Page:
2. In this second appeal, the main ground on which the first appeallate judgment is attacked is that on evidence addued before the first appellate Court it should have been held that the applicants legal representatives Dhani Ram and Shanti Devi did not know about the pendency of the appeal and this was a sufficient cause why their application for setting aside the abatement of the appeal was delayed within the meaning of Section 5 of the Limitation Act. The Respondent No.1 has filed cross-objections only for costs. Assuming that Dhani Ram and Shanti Devi did not know about the pendency of the appeal which had been filed by the deceased Banarsi Das and that they came to know of it after the appeal had abated and only a day before the application for the setting aside of the abatement was made by Dhani ram and Shanti Devi, d by the first appellate Court on the ground hat the applicants knew about the death of Banarsi Das when he died, and thereforee, there was no sufficient cause for extending the prescribed period of limitation under Section 5 of the Limitation Act. He, thereforee, held that the appeal had abated and as the abatement was not being set aside, the decree of the trial Court stood. The appeal was also dismissed as having abated.

3. In this second appeal, the main ground on which the first appeallate judgment is attacked is that on evidence addued before the first appellate Court it should have been held that the applicants legal representatives Dhani Ram and Shanti Devi did not know about the pendency of the appeal and this was a sufficient cause why their application for setting aside the abatement of the appeal was delayed within the meaning of Section 5 of the Limitation Act. The Respondent No.1 has filed cross-objections only for costs. Assuming that Dhani Ram and Shanti Devi did not know about the pendency of the appeal which had been filed by the deceased Banarsi Das and that they came to know of it after the appeal had abated and only a day before the application for the setting aside of the abatement was made by Dhani ram and Shanti Devi, d by the first appellate Court on the ground hat the applicants knew about the death of Banarsi Das when he died, and thereforee, there was no sufficient cause for extending the prescribed period of limitation under Section 5 of the Limitation Act. He, thereforee, held that the appeal had abated and as the abatement was not being set aside, the decree of the trial Court stood. The appeal was also dismissed as having abated.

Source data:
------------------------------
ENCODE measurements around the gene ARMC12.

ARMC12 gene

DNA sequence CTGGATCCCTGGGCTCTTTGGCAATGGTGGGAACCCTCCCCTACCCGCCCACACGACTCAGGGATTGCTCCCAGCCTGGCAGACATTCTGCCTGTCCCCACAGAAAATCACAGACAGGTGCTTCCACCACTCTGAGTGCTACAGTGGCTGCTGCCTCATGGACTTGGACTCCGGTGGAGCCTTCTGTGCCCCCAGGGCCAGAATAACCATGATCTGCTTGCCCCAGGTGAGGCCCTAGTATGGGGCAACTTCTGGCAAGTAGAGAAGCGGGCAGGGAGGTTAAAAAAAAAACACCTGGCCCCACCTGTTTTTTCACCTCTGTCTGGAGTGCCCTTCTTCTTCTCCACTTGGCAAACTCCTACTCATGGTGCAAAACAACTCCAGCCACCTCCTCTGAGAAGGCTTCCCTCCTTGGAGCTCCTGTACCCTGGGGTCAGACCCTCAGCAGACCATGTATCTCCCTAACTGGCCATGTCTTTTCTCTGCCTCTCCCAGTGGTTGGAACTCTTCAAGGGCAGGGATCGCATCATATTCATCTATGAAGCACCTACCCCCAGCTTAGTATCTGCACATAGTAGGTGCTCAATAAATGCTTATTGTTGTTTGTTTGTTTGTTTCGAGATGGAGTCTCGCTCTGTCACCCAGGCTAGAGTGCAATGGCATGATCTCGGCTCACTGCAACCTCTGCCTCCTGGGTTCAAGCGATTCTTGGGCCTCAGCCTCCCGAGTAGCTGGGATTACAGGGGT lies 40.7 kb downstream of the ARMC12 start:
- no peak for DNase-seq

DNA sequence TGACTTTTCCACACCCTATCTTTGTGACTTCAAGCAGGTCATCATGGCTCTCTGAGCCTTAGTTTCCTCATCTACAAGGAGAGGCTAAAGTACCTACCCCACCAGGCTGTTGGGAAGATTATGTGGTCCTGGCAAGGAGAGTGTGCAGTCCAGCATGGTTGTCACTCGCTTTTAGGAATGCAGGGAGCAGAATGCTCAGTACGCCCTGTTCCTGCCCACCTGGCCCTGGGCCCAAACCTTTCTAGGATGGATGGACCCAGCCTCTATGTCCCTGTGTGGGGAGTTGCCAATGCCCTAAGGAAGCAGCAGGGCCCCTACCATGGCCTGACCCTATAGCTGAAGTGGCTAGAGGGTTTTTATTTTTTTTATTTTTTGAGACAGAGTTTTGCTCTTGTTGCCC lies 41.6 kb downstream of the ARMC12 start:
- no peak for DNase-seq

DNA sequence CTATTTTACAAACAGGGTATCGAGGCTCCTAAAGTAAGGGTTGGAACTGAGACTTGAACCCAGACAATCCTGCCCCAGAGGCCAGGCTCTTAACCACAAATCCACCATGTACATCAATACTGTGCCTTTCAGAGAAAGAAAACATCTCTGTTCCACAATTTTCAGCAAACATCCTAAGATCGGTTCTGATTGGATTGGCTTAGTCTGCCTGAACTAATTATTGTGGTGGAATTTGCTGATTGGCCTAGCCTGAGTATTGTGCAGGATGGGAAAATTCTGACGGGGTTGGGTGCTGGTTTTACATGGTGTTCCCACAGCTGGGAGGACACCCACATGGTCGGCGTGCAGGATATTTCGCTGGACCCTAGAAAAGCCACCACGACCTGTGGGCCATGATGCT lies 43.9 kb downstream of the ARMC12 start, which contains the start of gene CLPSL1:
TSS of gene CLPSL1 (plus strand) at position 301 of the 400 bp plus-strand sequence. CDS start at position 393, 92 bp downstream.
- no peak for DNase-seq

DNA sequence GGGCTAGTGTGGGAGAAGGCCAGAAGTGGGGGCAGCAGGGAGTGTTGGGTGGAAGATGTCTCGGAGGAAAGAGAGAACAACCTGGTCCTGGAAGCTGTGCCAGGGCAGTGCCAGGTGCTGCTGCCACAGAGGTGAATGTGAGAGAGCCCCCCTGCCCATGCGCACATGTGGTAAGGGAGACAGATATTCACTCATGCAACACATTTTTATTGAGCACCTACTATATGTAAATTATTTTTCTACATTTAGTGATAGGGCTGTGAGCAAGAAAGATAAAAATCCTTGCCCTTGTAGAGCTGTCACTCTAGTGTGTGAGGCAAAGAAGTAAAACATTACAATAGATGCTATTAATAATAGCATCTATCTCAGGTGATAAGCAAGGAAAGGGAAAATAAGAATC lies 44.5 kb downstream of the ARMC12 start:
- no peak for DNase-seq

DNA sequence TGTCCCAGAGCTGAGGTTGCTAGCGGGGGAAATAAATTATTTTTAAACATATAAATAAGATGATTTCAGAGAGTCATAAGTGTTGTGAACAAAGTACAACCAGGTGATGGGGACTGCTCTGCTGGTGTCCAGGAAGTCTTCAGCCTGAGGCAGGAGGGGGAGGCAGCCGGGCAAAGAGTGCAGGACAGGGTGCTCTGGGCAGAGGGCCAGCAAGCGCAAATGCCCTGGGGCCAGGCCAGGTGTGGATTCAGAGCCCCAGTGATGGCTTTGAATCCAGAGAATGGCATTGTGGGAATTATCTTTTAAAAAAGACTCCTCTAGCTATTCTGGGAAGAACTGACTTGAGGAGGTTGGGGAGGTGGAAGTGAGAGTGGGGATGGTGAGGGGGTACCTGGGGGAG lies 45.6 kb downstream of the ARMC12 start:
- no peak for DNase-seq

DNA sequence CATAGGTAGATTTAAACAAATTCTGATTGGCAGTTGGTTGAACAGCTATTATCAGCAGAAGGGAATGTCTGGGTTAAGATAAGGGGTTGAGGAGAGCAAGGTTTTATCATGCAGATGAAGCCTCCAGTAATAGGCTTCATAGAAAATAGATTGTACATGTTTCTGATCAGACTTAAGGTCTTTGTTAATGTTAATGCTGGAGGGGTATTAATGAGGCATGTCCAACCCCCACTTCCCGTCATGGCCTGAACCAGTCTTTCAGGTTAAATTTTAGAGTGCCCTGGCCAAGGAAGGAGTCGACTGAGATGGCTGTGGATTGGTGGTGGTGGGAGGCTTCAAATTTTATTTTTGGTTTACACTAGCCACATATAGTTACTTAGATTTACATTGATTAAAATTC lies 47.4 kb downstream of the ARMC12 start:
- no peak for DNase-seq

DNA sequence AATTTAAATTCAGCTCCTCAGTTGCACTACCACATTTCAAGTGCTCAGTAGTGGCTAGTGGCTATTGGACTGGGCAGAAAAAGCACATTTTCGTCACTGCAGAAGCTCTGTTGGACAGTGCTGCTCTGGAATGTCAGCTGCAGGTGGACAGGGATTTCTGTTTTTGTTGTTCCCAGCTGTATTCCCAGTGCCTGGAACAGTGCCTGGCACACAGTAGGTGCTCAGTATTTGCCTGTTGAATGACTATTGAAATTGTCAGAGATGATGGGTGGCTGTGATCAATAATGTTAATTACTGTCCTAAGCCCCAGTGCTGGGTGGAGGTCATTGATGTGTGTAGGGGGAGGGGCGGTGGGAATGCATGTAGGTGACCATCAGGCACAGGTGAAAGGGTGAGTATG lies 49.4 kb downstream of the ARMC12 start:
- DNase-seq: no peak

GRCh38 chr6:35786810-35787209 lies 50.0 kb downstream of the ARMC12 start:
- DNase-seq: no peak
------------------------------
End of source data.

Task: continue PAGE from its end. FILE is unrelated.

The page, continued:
4. In this second appeal, the main ground on which the first appeallate judgment is attacked is that on evidence addued before the first appellate Court it should have been held that the applicants legal representatives Dhani Ram and Shanti Devi did not know about the pendency of the appeal and this was a sufficient cause why their application for setting aside the abatement of the appeal was delayed within the meaning of Section 5 of the Limitation Act. The Respondent No.1 has filed cross-objections only for costs. Assuming that Dhani Ram and Shanti Devi did not know about the pendency of the appeal which had been filed by the deceased Banarsi Das and that they came to know of it after the appeal had abated and only a day before the application for the setting aside of the abatement was made by Dhani ram and Shanti Devi, New Roman';color:maroon'>

(b) the knowledge of the right or title on which a suit or application is founded is concealed by the fraud of any such person as aforesaid:

x x x x x x the period of limitation shall not begin to run until the plaintiff or applicant has discovered the fraud . . . . . . or could, with reasonable diligence, have discovered it;'.

This specifically deals with the case of a person from whom knowledge or right or title on which a suit or application is founded is concealed by the fraud of the defendant-respondent or his agent. The theory underlying Section 17(1)(b) is that every person is presumed to know of them, the time for filing a suit or application based on such a right or title is not prevented from running against him. The only exception to this rule is - when such a person is prevented from knowing about such a right or title by the fraud of the opposite party.